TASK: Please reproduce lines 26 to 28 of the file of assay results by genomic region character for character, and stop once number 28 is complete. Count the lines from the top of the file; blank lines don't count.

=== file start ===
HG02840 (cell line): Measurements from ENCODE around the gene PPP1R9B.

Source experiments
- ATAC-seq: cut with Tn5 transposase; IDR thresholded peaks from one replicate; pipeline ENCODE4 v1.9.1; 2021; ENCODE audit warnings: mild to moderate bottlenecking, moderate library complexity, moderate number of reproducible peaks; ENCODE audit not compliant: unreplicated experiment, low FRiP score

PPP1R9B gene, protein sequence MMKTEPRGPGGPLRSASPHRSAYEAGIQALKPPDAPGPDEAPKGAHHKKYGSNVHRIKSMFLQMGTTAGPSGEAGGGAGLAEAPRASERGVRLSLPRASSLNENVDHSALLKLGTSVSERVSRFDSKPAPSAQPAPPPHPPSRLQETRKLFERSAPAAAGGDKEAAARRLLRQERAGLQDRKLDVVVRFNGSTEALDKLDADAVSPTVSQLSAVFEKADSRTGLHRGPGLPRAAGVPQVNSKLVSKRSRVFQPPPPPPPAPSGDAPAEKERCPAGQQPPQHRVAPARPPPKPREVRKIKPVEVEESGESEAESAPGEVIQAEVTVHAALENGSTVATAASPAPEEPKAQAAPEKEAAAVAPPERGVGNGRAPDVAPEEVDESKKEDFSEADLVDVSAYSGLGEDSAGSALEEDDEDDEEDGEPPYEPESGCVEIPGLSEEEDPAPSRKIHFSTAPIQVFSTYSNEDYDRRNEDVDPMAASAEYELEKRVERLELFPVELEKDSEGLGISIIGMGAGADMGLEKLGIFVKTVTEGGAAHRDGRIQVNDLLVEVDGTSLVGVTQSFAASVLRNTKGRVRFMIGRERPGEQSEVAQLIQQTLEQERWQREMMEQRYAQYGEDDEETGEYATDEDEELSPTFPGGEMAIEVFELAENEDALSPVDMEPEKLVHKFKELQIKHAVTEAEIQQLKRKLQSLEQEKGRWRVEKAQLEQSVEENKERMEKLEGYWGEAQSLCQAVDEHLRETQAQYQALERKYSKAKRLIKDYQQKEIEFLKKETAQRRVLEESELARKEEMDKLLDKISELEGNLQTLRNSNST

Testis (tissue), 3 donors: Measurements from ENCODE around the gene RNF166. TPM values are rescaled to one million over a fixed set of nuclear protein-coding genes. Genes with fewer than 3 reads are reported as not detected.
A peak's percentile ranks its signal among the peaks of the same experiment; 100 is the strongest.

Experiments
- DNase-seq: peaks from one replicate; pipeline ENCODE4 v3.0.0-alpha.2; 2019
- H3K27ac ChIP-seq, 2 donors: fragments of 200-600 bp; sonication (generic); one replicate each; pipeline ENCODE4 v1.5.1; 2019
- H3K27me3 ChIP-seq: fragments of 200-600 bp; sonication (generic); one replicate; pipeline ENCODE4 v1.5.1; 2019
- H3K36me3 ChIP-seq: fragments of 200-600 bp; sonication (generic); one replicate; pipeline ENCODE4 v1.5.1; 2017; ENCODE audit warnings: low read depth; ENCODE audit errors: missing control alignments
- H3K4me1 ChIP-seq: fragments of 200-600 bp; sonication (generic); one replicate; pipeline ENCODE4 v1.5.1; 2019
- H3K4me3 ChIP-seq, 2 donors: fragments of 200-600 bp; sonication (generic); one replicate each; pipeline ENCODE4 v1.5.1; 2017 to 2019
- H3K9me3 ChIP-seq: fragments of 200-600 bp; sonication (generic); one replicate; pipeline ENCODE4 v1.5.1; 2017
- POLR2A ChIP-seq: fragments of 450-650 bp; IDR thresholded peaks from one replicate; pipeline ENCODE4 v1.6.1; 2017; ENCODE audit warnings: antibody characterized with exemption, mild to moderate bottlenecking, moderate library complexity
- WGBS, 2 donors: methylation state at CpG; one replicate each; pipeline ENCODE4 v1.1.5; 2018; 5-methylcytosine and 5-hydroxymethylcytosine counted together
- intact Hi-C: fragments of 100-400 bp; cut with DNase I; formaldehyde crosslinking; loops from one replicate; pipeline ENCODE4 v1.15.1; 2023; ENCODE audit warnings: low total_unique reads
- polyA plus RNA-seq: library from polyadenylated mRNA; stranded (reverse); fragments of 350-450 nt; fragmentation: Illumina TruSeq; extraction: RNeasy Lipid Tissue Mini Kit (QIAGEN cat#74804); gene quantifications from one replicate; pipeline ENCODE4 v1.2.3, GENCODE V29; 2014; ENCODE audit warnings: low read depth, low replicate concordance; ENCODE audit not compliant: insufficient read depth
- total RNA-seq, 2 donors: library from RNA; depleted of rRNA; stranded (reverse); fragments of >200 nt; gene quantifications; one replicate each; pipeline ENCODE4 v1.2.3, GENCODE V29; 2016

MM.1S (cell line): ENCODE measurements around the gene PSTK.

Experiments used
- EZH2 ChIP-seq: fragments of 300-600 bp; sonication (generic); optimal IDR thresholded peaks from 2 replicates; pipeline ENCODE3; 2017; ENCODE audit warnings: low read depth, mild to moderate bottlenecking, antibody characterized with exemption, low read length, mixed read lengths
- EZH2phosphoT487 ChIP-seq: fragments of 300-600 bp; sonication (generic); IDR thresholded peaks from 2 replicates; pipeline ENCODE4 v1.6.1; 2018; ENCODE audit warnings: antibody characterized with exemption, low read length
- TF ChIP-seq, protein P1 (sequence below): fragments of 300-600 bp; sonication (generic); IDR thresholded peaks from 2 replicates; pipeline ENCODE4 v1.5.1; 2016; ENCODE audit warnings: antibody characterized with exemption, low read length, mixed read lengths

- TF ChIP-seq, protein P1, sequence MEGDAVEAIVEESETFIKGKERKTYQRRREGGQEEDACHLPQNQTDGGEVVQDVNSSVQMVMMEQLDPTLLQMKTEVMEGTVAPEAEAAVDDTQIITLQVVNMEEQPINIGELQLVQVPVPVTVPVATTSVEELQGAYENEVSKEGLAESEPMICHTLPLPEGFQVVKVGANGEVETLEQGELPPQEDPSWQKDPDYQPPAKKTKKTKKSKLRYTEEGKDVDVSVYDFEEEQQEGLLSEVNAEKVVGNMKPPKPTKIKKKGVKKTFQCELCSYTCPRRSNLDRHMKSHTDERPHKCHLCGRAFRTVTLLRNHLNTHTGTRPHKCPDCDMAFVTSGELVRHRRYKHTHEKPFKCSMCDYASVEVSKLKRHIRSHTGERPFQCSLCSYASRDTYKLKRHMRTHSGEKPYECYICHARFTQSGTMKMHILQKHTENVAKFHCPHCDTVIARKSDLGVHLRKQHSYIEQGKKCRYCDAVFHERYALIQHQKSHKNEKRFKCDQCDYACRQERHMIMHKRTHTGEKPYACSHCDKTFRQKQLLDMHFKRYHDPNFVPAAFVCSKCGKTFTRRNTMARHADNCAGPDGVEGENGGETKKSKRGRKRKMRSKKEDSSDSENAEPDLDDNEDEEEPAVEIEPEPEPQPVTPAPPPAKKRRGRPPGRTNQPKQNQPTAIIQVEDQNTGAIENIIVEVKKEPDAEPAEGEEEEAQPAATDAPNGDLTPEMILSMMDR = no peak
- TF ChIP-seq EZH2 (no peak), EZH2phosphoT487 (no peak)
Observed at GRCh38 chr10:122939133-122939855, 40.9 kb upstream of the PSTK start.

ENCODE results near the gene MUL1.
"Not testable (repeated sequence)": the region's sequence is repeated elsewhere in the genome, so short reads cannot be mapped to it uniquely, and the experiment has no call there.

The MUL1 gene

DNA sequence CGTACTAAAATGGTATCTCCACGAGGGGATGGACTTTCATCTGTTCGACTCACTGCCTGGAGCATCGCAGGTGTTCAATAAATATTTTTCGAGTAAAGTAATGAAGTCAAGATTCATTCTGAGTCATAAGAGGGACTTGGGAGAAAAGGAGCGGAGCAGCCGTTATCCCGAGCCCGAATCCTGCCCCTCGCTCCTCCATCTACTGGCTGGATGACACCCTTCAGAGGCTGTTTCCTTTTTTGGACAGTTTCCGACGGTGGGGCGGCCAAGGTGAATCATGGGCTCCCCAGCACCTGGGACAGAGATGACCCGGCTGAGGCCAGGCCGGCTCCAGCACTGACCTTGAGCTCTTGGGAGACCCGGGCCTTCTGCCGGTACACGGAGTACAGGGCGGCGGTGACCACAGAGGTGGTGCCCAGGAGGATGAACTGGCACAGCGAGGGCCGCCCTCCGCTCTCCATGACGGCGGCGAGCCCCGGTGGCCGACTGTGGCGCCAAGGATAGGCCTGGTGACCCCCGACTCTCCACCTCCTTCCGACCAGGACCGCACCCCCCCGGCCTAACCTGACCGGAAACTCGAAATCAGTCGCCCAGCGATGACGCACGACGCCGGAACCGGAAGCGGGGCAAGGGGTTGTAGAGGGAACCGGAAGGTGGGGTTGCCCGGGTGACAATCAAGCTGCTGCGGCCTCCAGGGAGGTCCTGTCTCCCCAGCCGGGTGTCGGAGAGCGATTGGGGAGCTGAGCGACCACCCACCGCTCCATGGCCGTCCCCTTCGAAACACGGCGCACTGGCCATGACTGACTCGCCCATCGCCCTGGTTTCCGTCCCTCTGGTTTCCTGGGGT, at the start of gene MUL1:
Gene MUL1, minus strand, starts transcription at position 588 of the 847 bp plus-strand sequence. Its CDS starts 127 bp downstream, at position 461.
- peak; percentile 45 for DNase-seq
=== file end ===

- TF ChIP-seq EZH2 (no peak), EZH2phosphoT487 (no peak)
Observed at GRCh38 chr10:122939133-122939855, 40.9 kb upstream of the PSTK start.

ENCODE results near the gene MUL1.